Speeches of the Right Hon. Henry Grattan: With Prefatory Observations, Volume 1

Eastburn, Kirk & Company, 1813
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Page xxx - Britain; and that the King's Majesty, by and with the advice and consent of the Lords spiritual and temporal and Commons of Great Britain in Parliament assembled, had, hath and of right ought to have, full power and authority to make laws and statutes of sufficient force and validity to bind the colonies and people of America, subjects of the Crown of Great Britain in all cases whatsoever.
Page lxxxix - Ireland ; nor any other parliament which hath any authority or power of any sort whatsoever in this country save only the Parliament of Ireland. To assure His Majesty, that we humbly conceive that in this right the very essence of our...
Page lxxii - That as Men and as Irishmen, as Christians and as protestants, we rejoice in the relaxation of the Penal Laws against our Roman Catholic fellow-subjects, and that we conceive the measure to be fraught with the happiest consequences to the union and prosperity of the inhabitants of Ireland.
Page lxxxix - Britain, on which connection the interests and happiness of both nations essentially depend: but that the kingdom of Ireland is a distinct kingdom, with a parliament of her own— the sole legislature thereof. That there is no body of men competent to make laws to bind this nation except the King, Lords and Commons of Ireland; nor any other parliament which hath any authority or power of any sort whatsoever in this country save only the Parliament of Ireland.
Page xxxi - ... kingdom ; and that all proceedings before the said House of Lords, upon any such judgment, sentence, or decree, are, and are hereby declared to be utterly null and void, to all intents and purposes whatever.
Page 9 - ... expedient that they should be reduced in the kingdom where they are the highest, to the amount payable in the other...
Page 90 - But notwithstanding that the pension list, like charity, covers a multitude of sins, give me leave to consider it as coming home to the members of this house — give me leave to say, that the crown in extending its charity, its liberality, its profusion, is laying a foundation for the independence of Parliament ; for hereafter, instead of orators or patriots accounting for their conduct to such mean and unworthy persons as free-holders, they will learn to despise them, and look to the first man...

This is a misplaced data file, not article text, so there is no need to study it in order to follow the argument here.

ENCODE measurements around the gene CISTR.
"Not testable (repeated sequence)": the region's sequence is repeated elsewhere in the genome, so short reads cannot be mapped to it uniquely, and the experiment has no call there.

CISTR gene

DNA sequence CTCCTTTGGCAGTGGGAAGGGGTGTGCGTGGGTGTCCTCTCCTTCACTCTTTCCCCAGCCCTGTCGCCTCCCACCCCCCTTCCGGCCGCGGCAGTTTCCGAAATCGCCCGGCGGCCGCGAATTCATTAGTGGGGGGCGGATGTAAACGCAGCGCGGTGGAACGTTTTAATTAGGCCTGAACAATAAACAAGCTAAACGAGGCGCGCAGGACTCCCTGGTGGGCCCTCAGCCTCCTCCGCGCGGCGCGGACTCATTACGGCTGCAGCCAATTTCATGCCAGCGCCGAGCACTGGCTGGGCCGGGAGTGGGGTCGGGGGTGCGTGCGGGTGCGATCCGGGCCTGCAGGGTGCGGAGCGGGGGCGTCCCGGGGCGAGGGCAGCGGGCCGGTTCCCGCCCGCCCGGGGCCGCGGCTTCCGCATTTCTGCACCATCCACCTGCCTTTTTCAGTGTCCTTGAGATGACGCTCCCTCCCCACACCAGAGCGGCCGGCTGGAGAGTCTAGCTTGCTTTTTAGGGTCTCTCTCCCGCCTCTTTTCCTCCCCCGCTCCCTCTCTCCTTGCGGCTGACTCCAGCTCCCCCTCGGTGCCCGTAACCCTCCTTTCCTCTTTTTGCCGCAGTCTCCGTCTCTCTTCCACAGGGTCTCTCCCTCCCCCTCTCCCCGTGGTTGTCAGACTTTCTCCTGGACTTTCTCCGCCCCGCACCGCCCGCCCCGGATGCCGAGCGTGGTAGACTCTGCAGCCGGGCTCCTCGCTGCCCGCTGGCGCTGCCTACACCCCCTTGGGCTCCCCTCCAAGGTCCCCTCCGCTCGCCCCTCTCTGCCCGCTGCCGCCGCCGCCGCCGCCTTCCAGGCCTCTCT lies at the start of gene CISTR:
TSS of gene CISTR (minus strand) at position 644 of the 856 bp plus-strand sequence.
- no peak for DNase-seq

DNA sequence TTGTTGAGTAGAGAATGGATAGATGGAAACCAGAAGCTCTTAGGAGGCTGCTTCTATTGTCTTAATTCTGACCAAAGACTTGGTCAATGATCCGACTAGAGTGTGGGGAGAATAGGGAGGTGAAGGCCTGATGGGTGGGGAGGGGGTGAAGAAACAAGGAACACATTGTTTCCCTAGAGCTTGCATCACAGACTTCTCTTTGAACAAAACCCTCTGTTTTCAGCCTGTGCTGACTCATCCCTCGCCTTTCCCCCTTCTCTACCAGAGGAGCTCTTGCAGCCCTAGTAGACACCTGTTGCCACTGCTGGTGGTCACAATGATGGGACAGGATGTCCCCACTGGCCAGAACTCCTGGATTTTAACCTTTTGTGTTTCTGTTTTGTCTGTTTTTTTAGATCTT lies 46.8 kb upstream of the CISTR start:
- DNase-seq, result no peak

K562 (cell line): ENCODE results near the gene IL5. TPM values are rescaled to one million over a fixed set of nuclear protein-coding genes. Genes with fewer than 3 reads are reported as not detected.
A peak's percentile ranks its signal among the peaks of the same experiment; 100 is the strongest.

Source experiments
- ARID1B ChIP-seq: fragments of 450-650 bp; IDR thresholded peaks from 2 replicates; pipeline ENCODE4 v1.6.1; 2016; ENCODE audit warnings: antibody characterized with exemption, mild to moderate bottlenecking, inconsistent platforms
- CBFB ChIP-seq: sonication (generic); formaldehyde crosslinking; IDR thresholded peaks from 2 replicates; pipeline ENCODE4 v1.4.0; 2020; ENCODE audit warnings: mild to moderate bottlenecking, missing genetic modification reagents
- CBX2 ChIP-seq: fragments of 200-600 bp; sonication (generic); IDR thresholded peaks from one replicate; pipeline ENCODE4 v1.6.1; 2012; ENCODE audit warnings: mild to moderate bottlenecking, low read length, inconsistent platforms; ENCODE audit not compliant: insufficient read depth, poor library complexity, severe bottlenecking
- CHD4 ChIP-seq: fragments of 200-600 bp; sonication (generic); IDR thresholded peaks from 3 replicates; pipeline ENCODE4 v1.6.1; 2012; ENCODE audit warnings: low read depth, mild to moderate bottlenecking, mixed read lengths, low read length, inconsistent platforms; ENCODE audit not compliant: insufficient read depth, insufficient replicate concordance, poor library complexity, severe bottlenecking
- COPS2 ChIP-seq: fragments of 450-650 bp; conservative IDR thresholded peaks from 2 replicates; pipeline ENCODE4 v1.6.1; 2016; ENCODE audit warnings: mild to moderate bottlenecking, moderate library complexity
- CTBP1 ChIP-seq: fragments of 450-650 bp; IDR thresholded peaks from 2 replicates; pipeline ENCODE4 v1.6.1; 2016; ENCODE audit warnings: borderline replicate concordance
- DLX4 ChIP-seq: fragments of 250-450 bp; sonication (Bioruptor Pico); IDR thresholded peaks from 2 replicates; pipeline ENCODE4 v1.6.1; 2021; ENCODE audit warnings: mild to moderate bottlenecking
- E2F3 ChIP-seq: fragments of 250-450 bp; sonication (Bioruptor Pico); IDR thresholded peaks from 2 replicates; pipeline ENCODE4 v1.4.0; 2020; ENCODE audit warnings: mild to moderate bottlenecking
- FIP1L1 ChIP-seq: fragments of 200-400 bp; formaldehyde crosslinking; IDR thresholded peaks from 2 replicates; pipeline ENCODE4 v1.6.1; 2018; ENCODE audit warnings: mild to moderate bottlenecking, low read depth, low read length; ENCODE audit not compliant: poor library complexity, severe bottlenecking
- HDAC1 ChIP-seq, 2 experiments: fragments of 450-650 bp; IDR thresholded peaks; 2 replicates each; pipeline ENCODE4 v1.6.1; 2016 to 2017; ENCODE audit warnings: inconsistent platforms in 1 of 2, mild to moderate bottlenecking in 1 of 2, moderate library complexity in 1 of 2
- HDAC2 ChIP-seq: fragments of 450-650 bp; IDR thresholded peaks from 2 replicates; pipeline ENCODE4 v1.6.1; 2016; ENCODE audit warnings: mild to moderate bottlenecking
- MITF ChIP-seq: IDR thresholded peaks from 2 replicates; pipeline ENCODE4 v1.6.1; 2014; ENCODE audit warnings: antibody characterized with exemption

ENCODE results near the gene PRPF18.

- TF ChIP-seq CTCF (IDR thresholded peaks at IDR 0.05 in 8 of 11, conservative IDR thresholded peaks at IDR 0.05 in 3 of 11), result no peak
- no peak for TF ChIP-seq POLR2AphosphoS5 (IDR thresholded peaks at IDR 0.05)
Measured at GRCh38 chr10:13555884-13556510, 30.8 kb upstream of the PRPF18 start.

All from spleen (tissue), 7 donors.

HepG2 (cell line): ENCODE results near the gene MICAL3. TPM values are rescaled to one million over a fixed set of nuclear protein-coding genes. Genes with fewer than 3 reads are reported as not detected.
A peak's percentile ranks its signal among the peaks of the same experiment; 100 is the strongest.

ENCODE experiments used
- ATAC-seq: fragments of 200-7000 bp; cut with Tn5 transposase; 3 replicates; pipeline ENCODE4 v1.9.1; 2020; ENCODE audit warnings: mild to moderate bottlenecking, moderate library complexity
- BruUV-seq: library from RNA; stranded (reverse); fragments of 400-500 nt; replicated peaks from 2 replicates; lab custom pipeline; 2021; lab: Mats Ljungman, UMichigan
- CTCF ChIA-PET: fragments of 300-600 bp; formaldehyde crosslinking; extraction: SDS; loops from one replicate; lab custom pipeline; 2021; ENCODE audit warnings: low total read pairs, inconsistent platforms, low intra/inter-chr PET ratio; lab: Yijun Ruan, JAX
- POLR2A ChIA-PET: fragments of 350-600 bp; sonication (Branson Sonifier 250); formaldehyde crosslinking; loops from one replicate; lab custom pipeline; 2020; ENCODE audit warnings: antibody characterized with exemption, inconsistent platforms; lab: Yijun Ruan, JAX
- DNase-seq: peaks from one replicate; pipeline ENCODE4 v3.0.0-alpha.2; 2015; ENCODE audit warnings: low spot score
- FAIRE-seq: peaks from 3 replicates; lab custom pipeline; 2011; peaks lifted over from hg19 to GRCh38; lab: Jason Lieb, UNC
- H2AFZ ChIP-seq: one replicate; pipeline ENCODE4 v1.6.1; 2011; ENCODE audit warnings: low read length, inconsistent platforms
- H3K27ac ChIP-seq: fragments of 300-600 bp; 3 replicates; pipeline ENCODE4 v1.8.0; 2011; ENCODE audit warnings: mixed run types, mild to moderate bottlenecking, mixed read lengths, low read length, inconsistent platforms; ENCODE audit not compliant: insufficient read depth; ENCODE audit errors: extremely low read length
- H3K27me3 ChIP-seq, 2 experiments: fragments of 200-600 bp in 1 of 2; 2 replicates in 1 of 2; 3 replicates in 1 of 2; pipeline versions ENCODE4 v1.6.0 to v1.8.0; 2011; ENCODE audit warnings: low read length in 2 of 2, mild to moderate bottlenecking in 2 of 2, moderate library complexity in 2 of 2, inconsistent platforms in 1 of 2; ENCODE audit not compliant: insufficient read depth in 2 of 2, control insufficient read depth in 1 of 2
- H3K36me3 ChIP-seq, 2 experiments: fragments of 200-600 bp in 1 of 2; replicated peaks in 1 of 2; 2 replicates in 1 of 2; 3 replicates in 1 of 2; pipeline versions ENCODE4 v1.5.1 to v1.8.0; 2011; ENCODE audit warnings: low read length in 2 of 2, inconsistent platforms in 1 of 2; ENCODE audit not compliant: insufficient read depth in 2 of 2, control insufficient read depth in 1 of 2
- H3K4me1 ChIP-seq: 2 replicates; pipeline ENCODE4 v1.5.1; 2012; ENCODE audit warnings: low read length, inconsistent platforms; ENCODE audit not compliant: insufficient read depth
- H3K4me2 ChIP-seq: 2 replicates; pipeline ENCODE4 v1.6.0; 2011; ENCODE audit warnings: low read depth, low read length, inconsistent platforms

Page 92 - Kilmainham, they might dine all together in. a large hall. Good heaven! what a sight to see them feeding in public, upon public viands, and talking of public subjects, for the benefit of the public! It is a pity they are not immortal; but I hope they will flourish as a corporation, and that pensioners will beget pensioners to the end of the chapter.
Page 89 - It directs the minds of men to an entire reliance on the ruling Power of the State, who feeds the ravens of the Royal aviary, that cry continually for food. It teaches them...
Page 44 - ... a proud domination, which sacrifices the interest of the whole to the ambition of a part, and arms the little passions of the monopolist with the sovereign potency of an imperial parliament ; for great nations when cursed with unnatural sway follow but their nature when they invade ; and human wisdom has not better provided for human safety than by limiting the principles of human power.

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